when he pictured Joseph as an old man with white hair.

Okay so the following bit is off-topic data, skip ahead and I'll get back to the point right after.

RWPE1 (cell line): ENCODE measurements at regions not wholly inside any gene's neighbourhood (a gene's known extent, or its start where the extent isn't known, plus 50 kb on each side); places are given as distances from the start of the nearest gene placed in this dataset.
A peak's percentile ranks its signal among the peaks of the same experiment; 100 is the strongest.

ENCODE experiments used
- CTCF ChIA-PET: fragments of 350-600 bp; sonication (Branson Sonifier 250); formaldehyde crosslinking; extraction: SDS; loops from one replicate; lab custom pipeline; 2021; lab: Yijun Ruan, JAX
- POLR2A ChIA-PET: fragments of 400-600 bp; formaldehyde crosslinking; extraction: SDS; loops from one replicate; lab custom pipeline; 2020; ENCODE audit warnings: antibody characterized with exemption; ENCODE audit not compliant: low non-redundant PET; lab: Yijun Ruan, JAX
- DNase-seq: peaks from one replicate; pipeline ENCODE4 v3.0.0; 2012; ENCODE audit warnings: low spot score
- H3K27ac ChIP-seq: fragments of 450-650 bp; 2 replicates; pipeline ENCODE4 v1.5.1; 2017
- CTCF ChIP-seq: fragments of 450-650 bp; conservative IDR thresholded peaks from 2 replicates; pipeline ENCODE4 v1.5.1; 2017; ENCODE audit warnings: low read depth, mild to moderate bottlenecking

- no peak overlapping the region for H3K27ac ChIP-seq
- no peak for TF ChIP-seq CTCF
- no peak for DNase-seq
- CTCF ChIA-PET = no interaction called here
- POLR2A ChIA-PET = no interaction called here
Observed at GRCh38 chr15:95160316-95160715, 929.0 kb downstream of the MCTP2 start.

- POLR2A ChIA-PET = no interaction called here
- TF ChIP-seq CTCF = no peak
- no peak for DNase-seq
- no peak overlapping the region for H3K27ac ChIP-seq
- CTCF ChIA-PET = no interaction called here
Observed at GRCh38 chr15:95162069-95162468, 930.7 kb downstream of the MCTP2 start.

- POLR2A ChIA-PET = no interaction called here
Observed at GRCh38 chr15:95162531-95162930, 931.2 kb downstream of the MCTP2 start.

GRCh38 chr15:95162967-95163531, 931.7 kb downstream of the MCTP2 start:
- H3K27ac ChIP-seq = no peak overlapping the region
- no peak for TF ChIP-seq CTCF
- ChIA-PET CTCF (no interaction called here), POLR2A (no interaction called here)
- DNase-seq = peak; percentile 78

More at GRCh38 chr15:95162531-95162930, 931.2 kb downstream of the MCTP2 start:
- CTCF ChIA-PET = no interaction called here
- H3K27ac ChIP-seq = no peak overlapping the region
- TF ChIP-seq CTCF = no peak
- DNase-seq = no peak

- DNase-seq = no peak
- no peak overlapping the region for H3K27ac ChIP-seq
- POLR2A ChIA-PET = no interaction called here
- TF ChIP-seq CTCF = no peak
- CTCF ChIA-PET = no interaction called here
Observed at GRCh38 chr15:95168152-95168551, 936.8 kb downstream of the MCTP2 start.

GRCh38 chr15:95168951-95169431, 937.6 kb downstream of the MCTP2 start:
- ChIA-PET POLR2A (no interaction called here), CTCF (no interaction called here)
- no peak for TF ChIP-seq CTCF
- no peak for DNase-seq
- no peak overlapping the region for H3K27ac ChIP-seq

But when one searches for the reasons why Christian art should have pictured Joseph as aged, we discover that it was in order better to safeguard the virginity of Mary. Somehow, the assumption had crept in that senility was a better protector of virginity than adolescence. Art thus, unconsciously, made Joseph a spouse, chaste and pure by age, rather than by virtue. But this is like assuming that the best way to show that a man would never steal is to picture him without hands; it also forgets that old men can have unlawful desires, as well as young men. It was the old men in the garden who tempted Susanna. But more than that, to make Joseph out as old portrays for us a man who had little vital energy left, rather than one who, having it, kept it in chains for God’s sake and for His holy purposes. To make Joseph appear pure only because his flesh had aged is like glorifying a mountain stream that has dried. The Church will not ordain a man to his priesthood who has not his vital powers. She wants men who have something to tame, rather than those who are tame because they have no energy to be wild. It should be no different with God. Furthermore, it is reasonable to believe that Our Lord would prefer, for a foster father, someone who had made a sacrifice rather than someone who was forced to it. There is the added historical fact that the Jews frowned on a disproportionate marriage between what Shakespeare calls “crabbed age and youth”; the Talmud admits a disproportionate marriage only for widows or widowers. Finally, it seems hardly possible that God would have attached a young mother, probably about sixteen or seventeen years of age, to an old man. If He did not disdain to give His Mother to a young man, John, at the foot of the Cross, then why should He have given her an old man at the crib? A woman’s love always determines the way a man loves: she is the silent educator of his virile powers. Since Mary is what might be called a “virginizer” of young men as well as women, and the greatest inspiration of Christian purity, should she not logically have begun by inspiring and virginizing the first youth whom she had probably ever met – Joseph, the Just? It was not by diminishing his power to love, but by elevating it, that she would have her first conquest, and in her own spouse, the man who was a man, and not a mere senile watchman!